Petrol and diesel powered E-Paces were available for this test, both employing a 4-cylinder turbocharged engine. Only the highest engine specifications were available, which meant 240 horsepower for the diesel motor and 300 for the petrol unit. Both engines were really good to drive, the petrol one obviously sounding a bit livelier than the diesel although the first does get a bit of helpful assistance from the car’s speakers when you put the car in dynamic mode. I suppose you could call it cheating but then so many brands are doing it these days. It does seem a bit unnecessary in this case given that neither of these 4-cylinder engines produce a particularly inspiring sound to begin with. Fortunately, both engines are nice and quiet when you want them to be.
In terms of performance, the extra low RPM torque in the diesel makes it the easier and more comfortable car to extract performance from on regular roads and with lower fuel consumption to boot. On balance, while the 300 horsepower petrol engine will appeal to those who simply want the most powerful one, for regular people driving in a regular fashion the diesel engine is probably the more interesting of the two in terms of cost to benefit ratio. The fastest diesel only needs a little more than 7 seconds to reach 100 km/h, which is a second slower than the fastest petrol version but this is a worst case scenario. Top speeds are 224 and 243 respectively, but that’s not a statistic that will be particularly relevant to anyone outside of Germany. These top of the line engines are always mated to a 9-speed automatic gearbox, which I found to be very smooth and responsive to use. It even reacts pretty quickly to using the shift paddles on the steering wheel.
If sporty handling was the biggest surprise, the interior of the E-Pace is certainly a close second. The expectation was to find an interior more or less identical to cars like the F-Pace and XE, but in fact the E-Pace interior is generally a step above those minus one or two spots where a slightly unflattering plastic is used. On the whole this may well be the best interior out of any Jaguar I’ve driven. It feels cleverly designed and well put together and the quality materials are strategically placed in the spots where you’re most likely to touch them. The infotainment system has a familiar layout but now feels a bit more sharp and modern. The Meridian sound system performed admirably, and it was definitely put through its paces as my driving partner and I shared a preference for rather loud rock music. It’s a practical car as well with plenty of storage space between the front seats, inside the doors and the trunk is still pretty sizeable as well considering the sloping roof line at the back.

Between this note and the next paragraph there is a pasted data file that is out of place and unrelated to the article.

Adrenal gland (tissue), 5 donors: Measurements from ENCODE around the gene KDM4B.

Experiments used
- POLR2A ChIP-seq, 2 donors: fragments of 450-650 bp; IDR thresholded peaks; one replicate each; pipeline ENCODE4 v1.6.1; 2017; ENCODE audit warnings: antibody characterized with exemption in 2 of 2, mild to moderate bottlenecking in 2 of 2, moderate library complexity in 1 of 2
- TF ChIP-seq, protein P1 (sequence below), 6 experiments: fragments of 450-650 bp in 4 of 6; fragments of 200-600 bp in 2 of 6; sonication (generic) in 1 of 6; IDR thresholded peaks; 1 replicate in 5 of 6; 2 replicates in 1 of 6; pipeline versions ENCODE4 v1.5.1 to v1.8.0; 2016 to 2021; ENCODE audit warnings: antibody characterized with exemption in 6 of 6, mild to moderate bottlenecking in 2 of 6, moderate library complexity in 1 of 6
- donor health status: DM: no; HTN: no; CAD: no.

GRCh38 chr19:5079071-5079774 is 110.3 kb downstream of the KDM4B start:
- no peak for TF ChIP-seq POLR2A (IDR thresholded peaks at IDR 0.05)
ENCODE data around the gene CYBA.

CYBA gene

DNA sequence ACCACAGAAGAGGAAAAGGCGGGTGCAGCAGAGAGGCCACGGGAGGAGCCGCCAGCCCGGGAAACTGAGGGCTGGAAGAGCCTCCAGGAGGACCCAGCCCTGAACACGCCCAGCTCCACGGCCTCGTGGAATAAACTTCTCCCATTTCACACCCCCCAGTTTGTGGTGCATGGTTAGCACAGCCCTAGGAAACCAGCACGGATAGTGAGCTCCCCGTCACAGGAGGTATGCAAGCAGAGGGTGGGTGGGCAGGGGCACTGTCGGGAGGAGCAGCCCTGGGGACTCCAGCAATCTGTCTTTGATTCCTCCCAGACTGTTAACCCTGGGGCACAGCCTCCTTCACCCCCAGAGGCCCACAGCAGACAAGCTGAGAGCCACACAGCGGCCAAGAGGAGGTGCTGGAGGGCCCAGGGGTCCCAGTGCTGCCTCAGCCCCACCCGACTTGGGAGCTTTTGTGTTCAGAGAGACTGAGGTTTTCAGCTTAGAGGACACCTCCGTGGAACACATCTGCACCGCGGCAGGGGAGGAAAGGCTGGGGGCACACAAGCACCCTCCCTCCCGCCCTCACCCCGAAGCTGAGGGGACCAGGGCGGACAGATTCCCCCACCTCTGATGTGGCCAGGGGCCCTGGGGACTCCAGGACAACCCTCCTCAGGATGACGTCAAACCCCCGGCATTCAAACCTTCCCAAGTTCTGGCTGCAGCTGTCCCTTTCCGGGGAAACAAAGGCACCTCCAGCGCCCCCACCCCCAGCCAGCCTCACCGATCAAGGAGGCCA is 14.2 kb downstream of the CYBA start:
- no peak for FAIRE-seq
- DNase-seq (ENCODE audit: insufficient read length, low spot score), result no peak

On paper, the E-Pace doesn’t really stand out much in Jaguar’s range. The F-Type is sportier, the F-Pace is bigger and all the X-prefixed sedans are, well, sedans. So it’s a little difficult to put into words why exactly the E-Pace feels like the best Jaguar of them all. I know that putting car things into words and sentences that are pleasant to read and easy to understand is kind of my job, but this is a difficult one. The E-Pace looks right, drives right, and simply acts as a very cohesive team of individual parts. They all click together in a way that suggests a lot of research, development and calibration effort has gone into it. We were told a story that the E-Pace was conceived in a slightly unusual way. What usually happens is that new designs are commissioned from above after extensive market analysis and much bean counting shows that a case exists to produce a car according to specs X and Y. With the E-Pace, though, the design department simply had a moment of sheer inspiration and when their concept was shown to the relevant brass the enthusiasm was such that it got green lighted for development and, eventually, production. In a way, then, you could say that the E-Pace was simply meant to be. And then, it all starts to make sense.